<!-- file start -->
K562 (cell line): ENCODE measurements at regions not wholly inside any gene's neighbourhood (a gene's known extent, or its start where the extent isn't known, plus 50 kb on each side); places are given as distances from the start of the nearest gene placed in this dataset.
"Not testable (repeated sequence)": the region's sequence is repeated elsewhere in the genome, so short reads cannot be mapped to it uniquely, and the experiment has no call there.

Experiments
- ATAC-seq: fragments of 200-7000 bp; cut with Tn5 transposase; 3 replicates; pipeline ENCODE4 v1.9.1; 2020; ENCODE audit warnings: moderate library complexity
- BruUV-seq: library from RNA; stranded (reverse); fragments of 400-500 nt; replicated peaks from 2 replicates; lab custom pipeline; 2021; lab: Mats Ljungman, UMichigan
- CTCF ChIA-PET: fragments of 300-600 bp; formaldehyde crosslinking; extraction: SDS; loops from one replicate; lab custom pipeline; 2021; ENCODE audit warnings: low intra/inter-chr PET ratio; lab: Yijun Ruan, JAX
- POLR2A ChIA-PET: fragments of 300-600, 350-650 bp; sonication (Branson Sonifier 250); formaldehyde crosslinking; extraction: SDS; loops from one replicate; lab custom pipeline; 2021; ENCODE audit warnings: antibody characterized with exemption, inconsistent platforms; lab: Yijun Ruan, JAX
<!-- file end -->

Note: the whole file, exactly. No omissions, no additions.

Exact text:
K562 (cell line): ENCODE measurements at regions not wholly inside any gene's neighbourhood (a gene's known extent, or its start where the extent isn't known, plus 50 kb on each side); places are given as distances from the start of the nearest gene placed in this dataset.
"Not testable (repeated sequence)": the region's sequence is repeated elsewhere in the genome, so short reads cannot be mapped to it uniquely, and the experiment has no call there.

Experiments
- ATAC-seq: fragments of 200-7000 bp; cut with Tn5 transposase; 3 replicates; pipeline ENCODE4 v1.9.1; 2020; ENCODE audit warnings: moderate library complexity
- BruUV-seq: library from RNA; stranded (reverse); fragments of 400-500 nt; replicated peaks from 2 replicates; lab custom pipeline; 2021; lab: Mats Ljungman, UMichigan
- CTCF ChIA-PET: fragments of 300-600 bp; formaldehyde crosslinking; extraction: SDS; loops from one replicate; lab custom pipeline; 2021; ENCODE audit warnings: low intra/inter-chr PET ratio; lab: Yijun Ruan, JAX
- POLR2A ChIA-PET: fragments of 300-600, 350-650 bp; sonication (Branson Sonifier 250); formaldehyde crosslinking; extraction: SDS; loops from one replicate; lab custom pipeline; 2021; ENCODE audit warnings: antibody characterized with exemption, inconsistent platforms; lab: Yijun Ruan, JAX